Proposition E specifically asks voters:
“Shall Missouri Law be amended to prohibit the Governor or any state agency, from establishing or operating state-based health insurance exchanges unless authorized by a vote of the people or by the legislature?”
The full bill also allows taxpayers to sue a state worker or agency over being involved with any part of the exchange process that’s not required by federal law, whether that be assisting a federal agency or providing resources.
The Affordable Care Act requires each state to have a health exchange up and running by 2014.
What's an exchange?
Some have likened a health exchange to a Travelocity of sorts: an online market place where individuals and small businesses can go to compare and shop for, in this case, health insurance plans. It’s also a platform to help determine whether an individual is eligible for federal insurance subsidies or Medicaid. The exchanges can either be run by states, the federal government, or through a partnership. States decide. Some have already chosen to oversee their own, others have decided against it and others have yet to take action.
A mostly symbolic measure?
Although Proposition E specifically addresses the gubernatorial role in an exchange and in determining whether the state develops one, Democratic Governor Jay Nixon has already said he won’t move forward with one (ie: through executive order) without the approval of the legislature. His Republican challenger, Dave Spence, agrees and has said he has no plans to set up a state-run exchange.
Many opponents of the health law itself, like Republican House Speaker Tim Jones, have equated the ballot measure to a larger showdown on Obamacare. In 2010, Missouri voters passed proposition C, which opposed the law’s central mandate that people buy health insurance or face fines.
But other supporters and sponsors of Proposition E, like Republican Senator Rob Schaaf, say the measure is less about any one view on the exchanges or the health law, and more about reigning in the state’s executive branch and its abuse of authority. Last year, Schaaf and several other senators questioned the activities of some state agencies that were involved in drawing down federal funds that would have helped set up the infrastructure for an exchange. The process then came to a halt.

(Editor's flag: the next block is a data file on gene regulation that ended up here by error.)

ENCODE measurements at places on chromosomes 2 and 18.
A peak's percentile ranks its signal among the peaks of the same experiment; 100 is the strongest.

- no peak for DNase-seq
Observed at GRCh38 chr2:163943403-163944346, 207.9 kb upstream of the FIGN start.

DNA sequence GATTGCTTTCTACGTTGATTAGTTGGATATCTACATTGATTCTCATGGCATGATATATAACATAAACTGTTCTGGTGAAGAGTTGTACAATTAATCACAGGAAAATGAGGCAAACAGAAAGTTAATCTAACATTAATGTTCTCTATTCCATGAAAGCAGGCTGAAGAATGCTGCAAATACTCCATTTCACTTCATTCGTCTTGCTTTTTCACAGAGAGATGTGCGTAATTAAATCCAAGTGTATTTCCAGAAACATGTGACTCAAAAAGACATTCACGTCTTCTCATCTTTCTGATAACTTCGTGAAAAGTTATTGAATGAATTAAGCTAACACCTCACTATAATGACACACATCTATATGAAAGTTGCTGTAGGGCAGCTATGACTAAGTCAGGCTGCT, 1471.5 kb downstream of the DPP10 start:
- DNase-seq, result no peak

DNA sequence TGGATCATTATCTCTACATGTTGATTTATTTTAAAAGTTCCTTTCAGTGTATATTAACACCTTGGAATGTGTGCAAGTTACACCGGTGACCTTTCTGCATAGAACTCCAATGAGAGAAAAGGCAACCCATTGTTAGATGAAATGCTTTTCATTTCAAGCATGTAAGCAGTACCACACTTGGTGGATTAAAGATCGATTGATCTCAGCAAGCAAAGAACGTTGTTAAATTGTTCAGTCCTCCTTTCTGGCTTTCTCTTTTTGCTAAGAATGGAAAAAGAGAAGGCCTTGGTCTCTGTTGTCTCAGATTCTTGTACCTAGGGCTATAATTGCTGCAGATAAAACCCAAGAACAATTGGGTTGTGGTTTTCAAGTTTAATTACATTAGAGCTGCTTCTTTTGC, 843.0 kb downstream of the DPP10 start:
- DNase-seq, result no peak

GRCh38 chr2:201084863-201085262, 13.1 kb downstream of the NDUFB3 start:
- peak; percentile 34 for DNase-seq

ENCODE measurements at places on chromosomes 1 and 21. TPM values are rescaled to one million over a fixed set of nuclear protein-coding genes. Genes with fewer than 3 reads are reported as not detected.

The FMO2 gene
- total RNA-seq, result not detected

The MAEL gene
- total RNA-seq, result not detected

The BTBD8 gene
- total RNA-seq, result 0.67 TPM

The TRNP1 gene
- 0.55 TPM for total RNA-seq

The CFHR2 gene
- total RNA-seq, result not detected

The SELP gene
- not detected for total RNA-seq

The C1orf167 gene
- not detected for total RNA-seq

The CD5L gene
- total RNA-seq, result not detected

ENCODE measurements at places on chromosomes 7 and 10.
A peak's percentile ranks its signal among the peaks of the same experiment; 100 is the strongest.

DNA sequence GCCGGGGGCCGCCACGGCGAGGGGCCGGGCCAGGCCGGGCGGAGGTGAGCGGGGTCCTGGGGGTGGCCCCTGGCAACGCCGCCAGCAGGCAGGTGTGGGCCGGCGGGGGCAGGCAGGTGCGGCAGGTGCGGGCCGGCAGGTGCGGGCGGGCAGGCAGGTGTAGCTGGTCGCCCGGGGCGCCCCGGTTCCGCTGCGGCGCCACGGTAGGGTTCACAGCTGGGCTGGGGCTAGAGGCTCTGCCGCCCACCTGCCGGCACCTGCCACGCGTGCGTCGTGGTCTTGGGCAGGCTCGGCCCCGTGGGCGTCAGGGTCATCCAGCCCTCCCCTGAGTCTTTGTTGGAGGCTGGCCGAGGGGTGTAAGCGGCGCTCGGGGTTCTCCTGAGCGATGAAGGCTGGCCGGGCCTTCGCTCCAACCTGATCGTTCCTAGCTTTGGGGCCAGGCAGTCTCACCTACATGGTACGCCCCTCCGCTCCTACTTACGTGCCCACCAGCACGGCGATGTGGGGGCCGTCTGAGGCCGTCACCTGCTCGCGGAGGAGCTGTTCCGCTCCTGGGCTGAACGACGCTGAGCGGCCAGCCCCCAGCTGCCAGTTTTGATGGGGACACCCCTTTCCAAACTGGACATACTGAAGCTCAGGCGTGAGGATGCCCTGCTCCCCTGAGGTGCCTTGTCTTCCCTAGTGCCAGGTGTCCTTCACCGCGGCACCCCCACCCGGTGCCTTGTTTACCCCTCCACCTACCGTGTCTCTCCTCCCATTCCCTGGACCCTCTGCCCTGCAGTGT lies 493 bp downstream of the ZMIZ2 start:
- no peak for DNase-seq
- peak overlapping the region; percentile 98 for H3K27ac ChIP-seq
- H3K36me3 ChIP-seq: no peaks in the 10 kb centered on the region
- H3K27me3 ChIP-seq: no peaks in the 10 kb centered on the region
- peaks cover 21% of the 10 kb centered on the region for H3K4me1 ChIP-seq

Some advocates of a health exchange and of implementing the health law, on the other hand, view this latest ballot measure as one more obstacle in the process of figuring out what’s best for Missouri. Groups like the Missouri Health Advocacy Alliance say a lot needs to be done to get an exchange up and running, whether that’s setting up the technical infrastructure for an exchange or figuring out how benefits plans will work. They worry that approval of Proposition E might create a hostile climate for moving forward with anything, whether the state or the federal government leads the way.
Beyond Prop E: The general election and the health law
Ballot measure aside, the general outcome of the upcoming election will likely affect what happens with an exchange in Missouri and elsewhere. Who wins the presidency and how many Republicans and Democrats gain Senate seats, for example, could play a role in determining the fate of the health law and its implementation. The composition of health-related committees in Missouri’s statehouse could also influence decisions about an exchange and about how other parts of the health law, like an optional Medicaid expansion, unfold in the state.
This story is part of a reporting partnership that includes KCUR , NPR and Kaiser Health News.
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